Tag: creative thinking

Weirdos And Mavericks In Whitehall?

weirdos and mavericks in whitehallMuch has been made in the press of Dominic Cummings and his desire to appoint ‘weirdos’ to all parts of the Civil Service. I have a couple of articles written a while ago about being a rebel and also appointing them. If you are interested read Harnessing The Power Of Rebels and Become A Rebel And Boost Your Career.

Dominic Cummings ‘vision will never happen for a number of reasons.

First of all Whitehall moves more slowly than an oil tanker, and to force it to do so would not just dismantle the machinery that keeps the UK running, it would put a giant bomb underneath it.

Secondly, and more importantly, creativity cannot be left to work on its own, unless of course, you live in a commune. All creative environments have very carefully crafted ‘containers’ to nurture the creativity and also extract the output of the creative processes. In an organisation this can be hard, but in Whitehall?

Finally, what is his strategy for doing this? Will he have a large sports hall full of weirdos all throwing in their ideas or will he replace many of the people in the Whitehall machinery with his alternative thinking recruits? Too many weirdos and he risks replacing one ‘establishment’ with another.

True creativity comes from a tension (think straight vs funny in comedy) and making use of that requires people with a true understanding of the problem, not just a love of sound bites.

I cannot deny that Whitehall does deserve a bit of a shakeup but there needs to be an end goal. Whitehall is a machine that does things (like run the country) it is not a playground or a think tank. The job in hand is not unlike trying to tune a racing car whilst it is being driven around a race track.

Maybe a good plan is to start small by picking a government department that is small and possibly relatively new. Try moulding that, by introducing new ways of working and create a pilot (or prototype as some innovators might say). Then play some more.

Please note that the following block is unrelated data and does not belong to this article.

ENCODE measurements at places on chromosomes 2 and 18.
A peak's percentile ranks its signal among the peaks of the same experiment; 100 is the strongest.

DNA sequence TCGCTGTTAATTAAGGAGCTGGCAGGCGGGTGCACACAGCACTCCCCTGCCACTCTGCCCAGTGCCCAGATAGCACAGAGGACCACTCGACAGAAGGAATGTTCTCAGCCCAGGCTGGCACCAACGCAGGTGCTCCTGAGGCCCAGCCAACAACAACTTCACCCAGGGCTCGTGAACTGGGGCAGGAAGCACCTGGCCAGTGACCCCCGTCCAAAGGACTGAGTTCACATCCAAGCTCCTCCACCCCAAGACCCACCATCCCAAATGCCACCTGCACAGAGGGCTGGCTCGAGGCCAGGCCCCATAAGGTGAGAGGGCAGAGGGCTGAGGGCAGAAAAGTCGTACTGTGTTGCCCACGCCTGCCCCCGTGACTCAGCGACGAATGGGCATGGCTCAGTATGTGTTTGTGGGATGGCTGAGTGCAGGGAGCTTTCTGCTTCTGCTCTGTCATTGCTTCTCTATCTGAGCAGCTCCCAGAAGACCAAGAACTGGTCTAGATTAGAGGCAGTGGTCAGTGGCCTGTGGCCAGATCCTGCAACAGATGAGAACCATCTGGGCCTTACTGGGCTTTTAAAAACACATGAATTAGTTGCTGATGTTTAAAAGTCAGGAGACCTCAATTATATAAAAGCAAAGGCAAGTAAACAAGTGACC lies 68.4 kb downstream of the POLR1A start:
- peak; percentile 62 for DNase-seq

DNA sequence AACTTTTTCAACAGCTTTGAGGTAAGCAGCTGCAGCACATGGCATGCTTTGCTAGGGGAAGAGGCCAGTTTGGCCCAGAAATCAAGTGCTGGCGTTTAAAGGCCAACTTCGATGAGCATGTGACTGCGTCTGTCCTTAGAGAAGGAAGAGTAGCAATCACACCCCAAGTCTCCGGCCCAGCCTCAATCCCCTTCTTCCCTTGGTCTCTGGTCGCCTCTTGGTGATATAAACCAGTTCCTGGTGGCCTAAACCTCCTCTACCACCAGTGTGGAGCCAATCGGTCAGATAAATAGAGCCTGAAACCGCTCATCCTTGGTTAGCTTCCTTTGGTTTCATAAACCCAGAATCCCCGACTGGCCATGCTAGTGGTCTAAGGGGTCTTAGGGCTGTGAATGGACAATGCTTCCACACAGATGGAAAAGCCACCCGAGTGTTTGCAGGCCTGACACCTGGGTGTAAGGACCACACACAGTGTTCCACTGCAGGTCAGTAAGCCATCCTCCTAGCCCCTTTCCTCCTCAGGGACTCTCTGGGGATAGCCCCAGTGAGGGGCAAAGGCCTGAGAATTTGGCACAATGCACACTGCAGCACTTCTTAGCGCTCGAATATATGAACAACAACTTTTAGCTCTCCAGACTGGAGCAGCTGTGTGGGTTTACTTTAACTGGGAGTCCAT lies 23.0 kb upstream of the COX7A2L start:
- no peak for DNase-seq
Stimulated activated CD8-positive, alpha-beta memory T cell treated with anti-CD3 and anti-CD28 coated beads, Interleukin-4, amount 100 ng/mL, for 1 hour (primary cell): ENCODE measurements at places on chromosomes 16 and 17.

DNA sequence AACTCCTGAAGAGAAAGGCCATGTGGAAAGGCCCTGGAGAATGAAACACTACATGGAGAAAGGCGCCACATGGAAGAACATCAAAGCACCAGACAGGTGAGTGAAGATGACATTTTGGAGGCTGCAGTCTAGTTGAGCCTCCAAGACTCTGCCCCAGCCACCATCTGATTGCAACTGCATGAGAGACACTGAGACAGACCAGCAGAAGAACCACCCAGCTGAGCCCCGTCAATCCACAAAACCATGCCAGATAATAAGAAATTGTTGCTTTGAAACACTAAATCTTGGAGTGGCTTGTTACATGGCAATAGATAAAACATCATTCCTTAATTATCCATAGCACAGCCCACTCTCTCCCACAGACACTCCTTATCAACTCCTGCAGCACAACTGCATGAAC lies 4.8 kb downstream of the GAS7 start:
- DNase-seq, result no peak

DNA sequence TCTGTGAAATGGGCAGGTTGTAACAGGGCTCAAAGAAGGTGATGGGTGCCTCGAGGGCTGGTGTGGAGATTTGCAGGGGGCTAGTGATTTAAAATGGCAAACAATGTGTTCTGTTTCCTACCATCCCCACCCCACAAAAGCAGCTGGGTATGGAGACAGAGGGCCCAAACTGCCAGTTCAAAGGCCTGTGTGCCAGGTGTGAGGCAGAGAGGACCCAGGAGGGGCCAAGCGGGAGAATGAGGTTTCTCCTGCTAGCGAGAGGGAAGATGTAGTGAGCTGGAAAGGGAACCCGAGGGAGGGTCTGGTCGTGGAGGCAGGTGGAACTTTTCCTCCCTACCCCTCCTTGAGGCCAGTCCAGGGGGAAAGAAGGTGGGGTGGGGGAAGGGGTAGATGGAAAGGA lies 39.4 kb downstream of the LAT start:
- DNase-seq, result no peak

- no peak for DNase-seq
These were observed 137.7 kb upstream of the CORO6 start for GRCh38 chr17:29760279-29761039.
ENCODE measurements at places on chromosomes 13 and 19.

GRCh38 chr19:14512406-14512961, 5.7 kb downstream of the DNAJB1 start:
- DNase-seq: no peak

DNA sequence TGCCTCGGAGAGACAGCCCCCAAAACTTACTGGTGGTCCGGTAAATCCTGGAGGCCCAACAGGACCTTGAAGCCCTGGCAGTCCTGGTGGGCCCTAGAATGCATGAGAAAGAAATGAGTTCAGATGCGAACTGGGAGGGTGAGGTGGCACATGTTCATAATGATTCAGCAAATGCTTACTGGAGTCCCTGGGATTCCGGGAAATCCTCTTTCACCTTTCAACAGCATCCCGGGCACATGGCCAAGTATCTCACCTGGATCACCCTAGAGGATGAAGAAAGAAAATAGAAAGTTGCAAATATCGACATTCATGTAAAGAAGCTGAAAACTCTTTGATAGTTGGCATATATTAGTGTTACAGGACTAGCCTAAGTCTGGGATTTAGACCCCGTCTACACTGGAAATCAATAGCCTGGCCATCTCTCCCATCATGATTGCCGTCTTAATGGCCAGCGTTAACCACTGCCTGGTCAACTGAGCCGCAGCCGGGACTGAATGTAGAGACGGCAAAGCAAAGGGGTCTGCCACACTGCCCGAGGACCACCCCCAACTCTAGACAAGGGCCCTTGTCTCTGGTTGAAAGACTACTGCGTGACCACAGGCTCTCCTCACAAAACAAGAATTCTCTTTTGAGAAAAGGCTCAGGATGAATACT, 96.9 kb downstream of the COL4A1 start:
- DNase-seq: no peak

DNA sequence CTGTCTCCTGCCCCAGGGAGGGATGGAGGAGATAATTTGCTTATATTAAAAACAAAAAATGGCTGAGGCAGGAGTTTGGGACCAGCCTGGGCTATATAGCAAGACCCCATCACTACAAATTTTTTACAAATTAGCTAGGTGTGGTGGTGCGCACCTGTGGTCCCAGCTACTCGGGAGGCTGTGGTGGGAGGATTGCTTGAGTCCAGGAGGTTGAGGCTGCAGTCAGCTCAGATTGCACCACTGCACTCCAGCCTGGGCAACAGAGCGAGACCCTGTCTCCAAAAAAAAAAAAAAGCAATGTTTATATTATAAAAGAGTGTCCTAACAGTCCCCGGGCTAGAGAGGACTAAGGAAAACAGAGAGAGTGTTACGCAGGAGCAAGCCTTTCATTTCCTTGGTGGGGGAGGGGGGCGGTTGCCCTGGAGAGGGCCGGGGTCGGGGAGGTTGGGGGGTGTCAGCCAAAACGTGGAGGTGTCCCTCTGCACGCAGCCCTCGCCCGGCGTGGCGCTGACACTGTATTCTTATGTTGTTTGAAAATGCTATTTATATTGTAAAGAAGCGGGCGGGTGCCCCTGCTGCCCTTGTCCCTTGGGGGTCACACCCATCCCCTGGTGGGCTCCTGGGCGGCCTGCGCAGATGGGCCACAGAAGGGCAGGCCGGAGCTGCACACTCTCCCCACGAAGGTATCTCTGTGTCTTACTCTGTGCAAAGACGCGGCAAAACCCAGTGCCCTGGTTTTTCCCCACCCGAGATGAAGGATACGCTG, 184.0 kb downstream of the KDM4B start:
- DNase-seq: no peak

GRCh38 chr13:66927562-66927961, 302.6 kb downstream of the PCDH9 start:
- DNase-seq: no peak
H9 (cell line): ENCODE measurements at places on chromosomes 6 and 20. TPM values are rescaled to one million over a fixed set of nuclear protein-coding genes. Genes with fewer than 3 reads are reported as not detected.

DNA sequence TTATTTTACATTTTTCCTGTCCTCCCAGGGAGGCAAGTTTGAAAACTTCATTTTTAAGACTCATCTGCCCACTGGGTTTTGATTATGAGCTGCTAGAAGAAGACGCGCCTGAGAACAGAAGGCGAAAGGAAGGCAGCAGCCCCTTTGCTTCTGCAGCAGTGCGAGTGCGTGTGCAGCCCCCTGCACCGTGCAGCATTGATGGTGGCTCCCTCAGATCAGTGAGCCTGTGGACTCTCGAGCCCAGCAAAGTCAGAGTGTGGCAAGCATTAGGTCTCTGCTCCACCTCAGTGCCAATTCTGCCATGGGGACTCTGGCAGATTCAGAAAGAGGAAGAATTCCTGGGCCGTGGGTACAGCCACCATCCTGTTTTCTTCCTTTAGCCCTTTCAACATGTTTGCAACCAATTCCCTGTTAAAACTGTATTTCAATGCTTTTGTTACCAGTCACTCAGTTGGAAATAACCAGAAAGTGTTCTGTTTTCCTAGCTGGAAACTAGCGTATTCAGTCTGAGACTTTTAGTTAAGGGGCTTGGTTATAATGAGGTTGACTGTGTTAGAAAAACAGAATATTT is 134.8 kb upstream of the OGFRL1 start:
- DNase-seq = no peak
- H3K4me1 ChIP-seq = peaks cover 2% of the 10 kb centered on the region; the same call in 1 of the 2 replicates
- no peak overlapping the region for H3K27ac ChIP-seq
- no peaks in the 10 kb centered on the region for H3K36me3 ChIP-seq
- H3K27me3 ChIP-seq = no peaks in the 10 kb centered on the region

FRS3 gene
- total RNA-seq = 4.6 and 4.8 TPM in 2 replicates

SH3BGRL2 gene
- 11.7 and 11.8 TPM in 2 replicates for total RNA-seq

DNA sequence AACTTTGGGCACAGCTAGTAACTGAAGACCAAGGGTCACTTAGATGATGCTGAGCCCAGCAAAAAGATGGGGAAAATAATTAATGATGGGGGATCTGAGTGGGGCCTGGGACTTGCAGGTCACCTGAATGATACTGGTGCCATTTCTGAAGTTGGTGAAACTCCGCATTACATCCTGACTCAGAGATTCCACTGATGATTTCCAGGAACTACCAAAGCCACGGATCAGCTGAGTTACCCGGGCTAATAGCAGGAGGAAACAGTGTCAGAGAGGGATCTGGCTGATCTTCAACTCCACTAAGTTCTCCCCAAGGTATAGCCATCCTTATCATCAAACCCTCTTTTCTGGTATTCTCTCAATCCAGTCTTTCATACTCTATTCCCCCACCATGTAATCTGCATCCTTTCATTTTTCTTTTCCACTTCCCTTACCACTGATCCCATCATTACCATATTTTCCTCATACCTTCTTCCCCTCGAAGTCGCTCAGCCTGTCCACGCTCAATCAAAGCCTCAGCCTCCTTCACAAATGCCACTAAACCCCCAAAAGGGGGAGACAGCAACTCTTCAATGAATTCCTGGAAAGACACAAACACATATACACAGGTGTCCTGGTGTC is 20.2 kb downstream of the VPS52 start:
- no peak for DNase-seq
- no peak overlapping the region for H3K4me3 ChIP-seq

To be truly creative the Whitehall structures would need to be fluid and I’m not sure that government is ready for that just yet.

Lastly, I have one further thought. Exactly how is this to be done? Scope it, put it out to procurement and you will simply get a spec for a very large and expensive change program which will see the big consultancy boys in lunches for a long time and will be no different from what has gone before. After all, they probably ran the last change program!!

Readers will be thinking that although I promote Creativity and Innovation  I am simply rubbishing the ideas of Dominic Cummings. The civil service requires reform, it does not require complete anarchy.

I remain both hopeful and sceptical that something at least a little weird will happen.

What do Creative Thinking and Moccassins have in common?

Training in NepalI recently spent ten days in Nepal taking two Negotiation Skills workshops. As you would expect, I managed to weave in quite a bit of creative thinking!

The participants were high-level officials from various Nepalese Government Departments and Ministries. In advance, I learned that they did not care for each other that much and did not get on.

Each workshop was 3 days long. After a day I saw that these people were getting on like a house on fire. So what was the problem? They just simply did not know each other and did not understand the other group’s point of view.

Many of the negotiations taking place in Nepal concern the building of dams and Hydropower generation capacity. The process involves the government, along with foreign developers, transmission line owners, international banks and displaced local people. Quite a tangle!

On day 3 we ran a fairly complex simulation and it was at that point the penny dropped. One attendee (a government employee) simply said that they did not realise how difficult it was being the developer.

These people had simply focused on getting the best deal at any cost, and had not considered the point of view of the half a dozen or so other parties. This did not mean they could not do a good deal, but that they might just make things run smoother and take less time.

At this point, I introduced them to ‘Walking With Moccasins’, one of my favourite creative techniques. It is derived from the time when a young Indian brave would follow an elder around for a lunar month and observe not just everything he did, but how he did it. It was an exercise in learning what, how and why.

You can do this in the workplace. Don’t just observe, do things too. I have a much more elaborate version that I use outdoors but it does require safety to be taken into account!